[In the following essay, Shurr demonstrates that Whitman uses his own presence in his texts to demand a specific response from his readers.]
Literary criticism is rightly concerned with the question of where the author places himself or herself in the text. How does the author choose to relate to the reader, with the text as surrogate? Theoretically it is impossible to read a text without coming to some implicit decision about this relationship. With Whitman, the college student will find no doubt.
Whitman clarifies his intended relationship to us at many points in his poetry, telling exactly how we should read him. His approach is consciously and blatantly seductive. He presents his book as his physical person and his purpose as a sexual relationship with the reader. As students notice this, they become personally involved with the poet. For many the relationship is disquieting, as Whitman predicted it would be.
One of the Calamus poems of 1860 is addressed to “Whoever you are holding me now in hand” (LG 115). The nonresisting reader experiences a moment of shock in realizing that he or she...
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SOURCE: Murfin, Ross C. “Reader-Response Criticism and The Turn of the Screw.” In Case Studies in Contemporary Criticism: Henry James, ‘The Turn of the Screw,’ edited by Peter G. Beidler, pp. 152-59. Boston Mass.: Bedford Books of St. Martin's Press, 1995.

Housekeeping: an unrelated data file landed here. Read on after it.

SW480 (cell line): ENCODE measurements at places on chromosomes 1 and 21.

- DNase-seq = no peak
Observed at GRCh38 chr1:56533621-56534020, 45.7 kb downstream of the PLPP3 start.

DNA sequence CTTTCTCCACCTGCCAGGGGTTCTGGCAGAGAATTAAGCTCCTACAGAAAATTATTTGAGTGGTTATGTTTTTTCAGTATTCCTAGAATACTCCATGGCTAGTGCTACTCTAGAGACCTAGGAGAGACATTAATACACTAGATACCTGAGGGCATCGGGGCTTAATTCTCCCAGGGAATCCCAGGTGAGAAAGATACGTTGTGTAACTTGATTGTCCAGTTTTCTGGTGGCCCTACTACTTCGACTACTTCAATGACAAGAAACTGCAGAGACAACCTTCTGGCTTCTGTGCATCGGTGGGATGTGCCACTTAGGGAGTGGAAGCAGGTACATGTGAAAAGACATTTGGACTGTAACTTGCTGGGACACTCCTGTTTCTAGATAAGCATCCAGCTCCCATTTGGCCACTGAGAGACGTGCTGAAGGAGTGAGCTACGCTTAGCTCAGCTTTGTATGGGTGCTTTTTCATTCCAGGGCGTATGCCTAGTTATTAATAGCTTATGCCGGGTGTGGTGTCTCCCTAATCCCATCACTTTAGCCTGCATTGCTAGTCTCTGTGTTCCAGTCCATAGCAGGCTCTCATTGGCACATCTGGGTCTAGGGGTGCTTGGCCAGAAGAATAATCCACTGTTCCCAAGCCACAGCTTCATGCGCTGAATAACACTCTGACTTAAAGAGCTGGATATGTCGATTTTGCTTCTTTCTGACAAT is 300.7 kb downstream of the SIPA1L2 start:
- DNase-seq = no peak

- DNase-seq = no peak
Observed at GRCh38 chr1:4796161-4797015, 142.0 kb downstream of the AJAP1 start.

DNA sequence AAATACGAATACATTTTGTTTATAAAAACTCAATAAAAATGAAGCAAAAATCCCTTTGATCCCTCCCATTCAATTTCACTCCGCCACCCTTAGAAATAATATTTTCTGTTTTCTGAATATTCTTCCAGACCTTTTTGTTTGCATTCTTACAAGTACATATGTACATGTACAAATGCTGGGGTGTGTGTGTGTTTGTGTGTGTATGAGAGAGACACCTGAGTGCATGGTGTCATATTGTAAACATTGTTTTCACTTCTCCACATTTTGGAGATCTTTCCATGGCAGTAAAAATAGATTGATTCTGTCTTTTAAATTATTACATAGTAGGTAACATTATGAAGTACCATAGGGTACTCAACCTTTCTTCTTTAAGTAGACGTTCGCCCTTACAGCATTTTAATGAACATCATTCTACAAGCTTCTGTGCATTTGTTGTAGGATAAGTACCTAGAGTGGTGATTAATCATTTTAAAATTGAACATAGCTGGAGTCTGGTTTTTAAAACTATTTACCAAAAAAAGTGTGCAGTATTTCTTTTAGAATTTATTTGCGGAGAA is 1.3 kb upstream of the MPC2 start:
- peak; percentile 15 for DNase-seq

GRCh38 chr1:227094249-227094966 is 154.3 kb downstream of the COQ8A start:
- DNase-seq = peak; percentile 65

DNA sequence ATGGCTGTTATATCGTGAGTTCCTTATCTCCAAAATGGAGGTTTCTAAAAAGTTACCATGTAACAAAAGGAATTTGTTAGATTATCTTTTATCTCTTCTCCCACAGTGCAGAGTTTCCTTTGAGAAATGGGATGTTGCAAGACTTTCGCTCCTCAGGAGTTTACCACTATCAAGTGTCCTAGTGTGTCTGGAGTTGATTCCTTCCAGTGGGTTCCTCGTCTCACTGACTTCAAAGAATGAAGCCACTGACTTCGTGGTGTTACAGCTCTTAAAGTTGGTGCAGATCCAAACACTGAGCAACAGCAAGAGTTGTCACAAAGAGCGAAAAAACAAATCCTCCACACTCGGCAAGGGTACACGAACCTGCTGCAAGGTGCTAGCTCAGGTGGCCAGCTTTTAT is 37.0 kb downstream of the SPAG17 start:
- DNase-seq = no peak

[In the following essay, Murfin explains the basics of reader-response criticism, applying these theories to a reading of Henry James' Turn of the Screw.]
WHAT IS READER-RESPONSE CRITICISM?
Students are routinely asked in English courses for their reactions to texts they are reading. Sometimes there are so many different reactions that we may wonder whether everyone has read the same text. And some students respond so idiosyncratically to what they read that we say their responses are “totally off the wall.”
Reader-response critics are interested in the variety of our responses. Reader-response criticism raises theoretical questions about whether our responses to a work are the same as its meanings, whether a work can have as many meanings as we have responses to it, and whether some responses are more valid than, or superior to, others. It asks us to pose the following questions: What have we internalized that helps us determine what is and what isn't “off the wall”? In other words, what is the wall, and what standards help us to define it?